Solvent-exposed lipid tail protrusions depend on lipid membrane composition and curvature

TitleSolvent-exposed lipid tail protrusions depend on lipid membrane composition and curvature
Publication TypeJournal Article
Year of Publication2016
AuthorsTahir, MA, Van Lehn, RC, Choi, SH, Alexander-Katz, A
JournalBiochimica Et Biophysica Acta-Biomembranes
Pagination1207 - 1215
Date Published2016/06//
ISBN Number0005-2736
Keywordsatomic detail, bilayers, force-field, Hydrophobic contact, Lipid backfolding, Lipid splay, Membrane fusion, model, Molecular dynamics, molecular-dynamics simulations, packing, phosphatidylcholine, Pre-stalk, proteins, Stalk, vesicle fusion

The stochastic protrusion of hydrophobic lipid tails into solution, a subclass of hydrophobic membrane defects, has recently been shown to be a critical step in a number of biological processes like membrane fusion. Understanding the factors that govern the appearance of lipid tail protrusions is critical for identifying membrane features that affect the rate of fusion or other processes that depend on contact with solvent-exposed lipid tails. In this work, we utilize atomistic molecular dynamics simulations to characterize the likelihood of tail protrusions in phosphotidylcholine lipid bilayers of varying composition, curvature, and hydration. We distinguish two protrusion modes corresponding to atoms near the end of the lipid tail or near the glycerol group. Through potential of mean force calculations, we demonstrate that the thermodynamic cost for inducing a protrusion depends on tail saturation but is insensitive to other bilayer structural properties or hydration above a threshold value. Similarly, highly curved vesicles or micelles increase both the overall frequency of lipid tail protrusions as well as the preference for splay protrusions, both of which play an important role in driving membrane fusion. In multi component bilayers, however, the incidence of protrusion events does not clearly depend on the mismatch between tail length or tail saturation of the constituent lipids. Together, these results provide significant physical insight into how system components might affect the appearance of protrusions in biological membranes, and help explain the roles of composition or curvature-modifying proteins in membrane fusion. (C) 2016 Elsevier B.V. All rights reserved.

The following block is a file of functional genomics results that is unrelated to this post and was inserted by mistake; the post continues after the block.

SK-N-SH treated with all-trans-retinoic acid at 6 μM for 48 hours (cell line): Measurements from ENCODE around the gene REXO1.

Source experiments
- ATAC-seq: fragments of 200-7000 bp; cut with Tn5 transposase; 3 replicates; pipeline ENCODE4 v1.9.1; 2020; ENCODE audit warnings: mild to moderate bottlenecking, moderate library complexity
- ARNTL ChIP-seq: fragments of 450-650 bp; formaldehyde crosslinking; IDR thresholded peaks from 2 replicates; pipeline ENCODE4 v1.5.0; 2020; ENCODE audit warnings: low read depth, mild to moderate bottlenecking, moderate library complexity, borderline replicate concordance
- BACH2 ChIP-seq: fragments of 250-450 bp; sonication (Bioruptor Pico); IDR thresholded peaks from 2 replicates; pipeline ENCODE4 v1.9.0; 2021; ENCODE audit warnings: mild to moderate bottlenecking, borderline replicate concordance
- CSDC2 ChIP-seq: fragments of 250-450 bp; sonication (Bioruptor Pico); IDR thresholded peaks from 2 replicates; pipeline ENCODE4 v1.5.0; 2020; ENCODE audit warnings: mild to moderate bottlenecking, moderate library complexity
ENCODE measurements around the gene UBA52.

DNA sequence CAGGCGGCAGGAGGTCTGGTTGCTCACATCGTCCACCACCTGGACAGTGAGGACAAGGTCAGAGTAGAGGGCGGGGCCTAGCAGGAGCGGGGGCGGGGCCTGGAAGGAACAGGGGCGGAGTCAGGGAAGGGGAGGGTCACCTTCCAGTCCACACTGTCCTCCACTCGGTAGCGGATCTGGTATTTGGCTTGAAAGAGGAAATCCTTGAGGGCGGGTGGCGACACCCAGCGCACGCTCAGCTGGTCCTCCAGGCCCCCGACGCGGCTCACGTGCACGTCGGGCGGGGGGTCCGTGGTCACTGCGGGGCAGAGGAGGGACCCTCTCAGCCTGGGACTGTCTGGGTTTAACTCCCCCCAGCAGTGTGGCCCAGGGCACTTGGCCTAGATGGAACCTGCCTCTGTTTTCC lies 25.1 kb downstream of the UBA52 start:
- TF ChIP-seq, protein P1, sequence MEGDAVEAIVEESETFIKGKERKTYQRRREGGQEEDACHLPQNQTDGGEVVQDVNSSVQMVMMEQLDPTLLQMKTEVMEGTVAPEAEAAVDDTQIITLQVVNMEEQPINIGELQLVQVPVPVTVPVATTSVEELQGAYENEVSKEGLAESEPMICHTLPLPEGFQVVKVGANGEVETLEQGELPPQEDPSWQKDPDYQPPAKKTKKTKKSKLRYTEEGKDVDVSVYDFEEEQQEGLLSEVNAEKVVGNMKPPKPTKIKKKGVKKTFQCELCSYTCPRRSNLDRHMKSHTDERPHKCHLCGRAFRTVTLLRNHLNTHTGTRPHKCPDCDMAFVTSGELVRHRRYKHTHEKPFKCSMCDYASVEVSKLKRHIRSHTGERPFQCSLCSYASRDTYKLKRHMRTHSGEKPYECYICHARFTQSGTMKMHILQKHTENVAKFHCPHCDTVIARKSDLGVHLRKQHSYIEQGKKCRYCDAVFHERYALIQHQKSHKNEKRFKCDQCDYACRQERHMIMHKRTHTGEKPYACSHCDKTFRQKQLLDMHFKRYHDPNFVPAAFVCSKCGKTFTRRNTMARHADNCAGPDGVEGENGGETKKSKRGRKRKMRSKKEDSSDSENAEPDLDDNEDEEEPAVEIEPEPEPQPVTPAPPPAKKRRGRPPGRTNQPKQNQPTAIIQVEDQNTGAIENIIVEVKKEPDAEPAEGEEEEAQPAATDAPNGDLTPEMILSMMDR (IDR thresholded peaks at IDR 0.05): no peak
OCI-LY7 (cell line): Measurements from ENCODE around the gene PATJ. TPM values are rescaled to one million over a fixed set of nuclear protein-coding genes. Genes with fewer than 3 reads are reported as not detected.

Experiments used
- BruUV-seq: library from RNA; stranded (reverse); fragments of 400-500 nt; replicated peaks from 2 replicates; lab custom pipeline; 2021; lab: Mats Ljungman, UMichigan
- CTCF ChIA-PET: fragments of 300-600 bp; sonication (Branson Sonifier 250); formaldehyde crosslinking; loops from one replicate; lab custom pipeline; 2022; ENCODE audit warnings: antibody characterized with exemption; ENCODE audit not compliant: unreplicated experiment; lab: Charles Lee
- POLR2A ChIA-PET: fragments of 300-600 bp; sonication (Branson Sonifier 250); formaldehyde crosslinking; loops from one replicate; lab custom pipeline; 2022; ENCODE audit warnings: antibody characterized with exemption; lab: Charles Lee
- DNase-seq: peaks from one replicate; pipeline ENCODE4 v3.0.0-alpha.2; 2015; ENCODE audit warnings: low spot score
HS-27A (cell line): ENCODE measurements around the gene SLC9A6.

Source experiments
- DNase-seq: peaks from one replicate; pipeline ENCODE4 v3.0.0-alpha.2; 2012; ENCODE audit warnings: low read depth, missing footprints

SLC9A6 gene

Short TitleBiochim. Biophys. Acta-Biomembr.